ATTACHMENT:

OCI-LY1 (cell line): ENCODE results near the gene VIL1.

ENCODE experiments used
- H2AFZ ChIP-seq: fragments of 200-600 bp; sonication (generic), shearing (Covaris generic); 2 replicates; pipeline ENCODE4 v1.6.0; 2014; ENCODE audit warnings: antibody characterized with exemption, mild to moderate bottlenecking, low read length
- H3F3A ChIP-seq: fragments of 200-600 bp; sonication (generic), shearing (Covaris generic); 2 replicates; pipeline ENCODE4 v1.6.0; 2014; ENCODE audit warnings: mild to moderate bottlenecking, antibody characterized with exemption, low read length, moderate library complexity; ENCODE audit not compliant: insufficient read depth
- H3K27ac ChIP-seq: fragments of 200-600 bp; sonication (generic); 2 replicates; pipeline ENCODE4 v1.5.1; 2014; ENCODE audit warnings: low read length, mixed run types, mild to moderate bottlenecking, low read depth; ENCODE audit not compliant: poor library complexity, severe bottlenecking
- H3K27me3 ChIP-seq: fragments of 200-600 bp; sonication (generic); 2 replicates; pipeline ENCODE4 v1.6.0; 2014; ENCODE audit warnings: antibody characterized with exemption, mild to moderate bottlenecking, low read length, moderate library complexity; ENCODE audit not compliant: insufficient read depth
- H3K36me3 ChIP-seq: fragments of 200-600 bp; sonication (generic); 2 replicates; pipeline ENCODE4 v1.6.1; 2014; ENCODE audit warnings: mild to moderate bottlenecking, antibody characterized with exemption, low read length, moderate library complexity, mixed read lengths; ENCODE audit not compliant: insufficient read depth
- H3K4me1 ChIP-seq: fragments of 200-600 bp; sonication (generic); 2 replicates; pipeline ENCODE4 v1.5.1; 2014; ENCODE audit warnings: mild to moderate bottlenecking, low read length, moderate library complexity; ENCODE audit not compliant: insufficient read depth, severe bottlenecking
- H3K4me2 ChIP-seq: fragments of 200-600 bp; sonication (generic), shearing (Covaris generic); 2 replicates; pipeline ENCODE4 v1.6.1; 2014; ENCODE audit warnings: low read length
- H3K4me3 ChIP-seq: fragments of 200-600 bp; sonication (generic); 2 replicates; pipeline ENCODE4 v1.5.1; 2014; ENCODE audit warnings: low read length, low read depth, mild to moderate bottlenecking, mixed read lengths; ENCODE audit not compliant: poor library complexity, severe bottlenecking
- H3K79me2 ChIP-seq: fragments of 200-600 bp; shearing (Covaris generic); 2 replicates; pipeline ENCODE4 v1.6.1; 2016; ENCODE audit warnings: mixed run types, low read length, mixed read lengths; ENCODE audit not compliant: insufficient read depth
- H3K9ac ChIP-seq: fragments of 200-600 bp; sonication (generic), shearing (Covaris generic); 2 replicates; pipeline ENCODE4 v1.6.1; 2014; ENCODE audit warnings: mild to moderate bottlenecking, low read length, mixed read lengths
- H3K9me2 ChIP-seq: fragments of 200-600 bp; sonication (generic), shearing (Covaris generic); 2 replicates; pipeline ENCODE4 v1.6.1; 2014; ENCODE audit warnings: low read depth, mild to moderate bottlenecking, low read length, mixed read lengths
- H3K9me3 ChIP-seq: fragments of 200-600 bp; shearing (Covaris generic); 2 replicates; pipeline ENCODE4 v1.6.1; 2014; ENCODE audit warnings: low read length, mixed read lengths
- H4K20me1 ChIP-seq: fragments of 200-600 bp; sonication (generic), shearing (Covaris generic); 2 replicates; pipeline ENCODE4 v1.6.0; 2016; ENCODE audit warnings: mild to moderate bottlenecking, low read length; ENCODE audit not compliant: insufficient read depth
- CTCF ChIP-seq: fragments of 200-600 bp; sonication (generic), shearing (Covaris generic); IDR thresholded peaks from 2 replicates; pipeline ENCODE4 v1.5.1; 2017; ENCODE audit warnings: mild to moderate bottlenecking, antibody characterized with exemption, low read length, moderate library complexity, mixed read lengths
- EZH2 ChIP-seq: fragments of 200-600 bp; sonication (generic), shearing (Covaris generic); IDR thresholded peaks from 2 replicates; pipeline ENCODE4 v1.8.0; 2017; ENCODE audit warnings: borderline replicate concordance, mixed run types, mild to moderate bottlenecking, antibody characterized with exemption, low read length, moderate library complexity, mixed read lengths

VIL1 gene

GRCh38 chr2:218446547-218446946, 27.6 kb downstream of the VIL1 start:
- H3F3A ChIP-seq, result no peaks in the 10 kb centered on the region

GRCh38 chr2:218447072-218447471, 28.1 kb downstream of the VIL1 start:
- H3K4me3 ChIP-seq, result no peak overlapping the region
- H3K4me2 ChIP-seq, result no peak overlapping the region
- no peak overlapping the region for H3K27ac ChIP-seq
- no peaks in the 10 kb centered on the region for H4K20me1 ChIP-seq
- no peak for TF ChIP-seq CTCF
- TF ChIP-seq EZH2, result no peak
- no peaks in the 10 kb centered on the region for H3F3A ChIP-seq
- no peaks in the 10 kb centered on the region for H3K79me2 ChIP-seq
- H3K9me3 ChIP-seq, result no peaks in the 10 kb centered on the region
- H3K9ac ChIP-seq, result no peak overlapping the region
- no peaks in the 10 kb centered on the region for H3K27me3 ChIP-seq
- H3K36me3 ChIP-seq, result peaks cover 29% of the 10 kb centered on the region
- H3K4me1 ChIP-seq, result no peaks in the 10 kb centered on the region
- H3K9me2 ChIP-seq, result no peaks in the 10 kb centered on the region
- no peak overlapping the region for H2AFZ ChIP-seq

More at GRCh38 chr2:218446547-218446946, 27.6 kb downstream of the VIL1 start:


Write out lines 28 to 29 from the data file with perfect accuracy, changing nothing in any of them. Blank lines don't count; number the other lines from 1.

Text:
- no peaks in the 10 kb centered on the region for H3F3A ChIP-seq
- no peaks in the 10 kb centered on the region for H3K79me2 ChIP-seq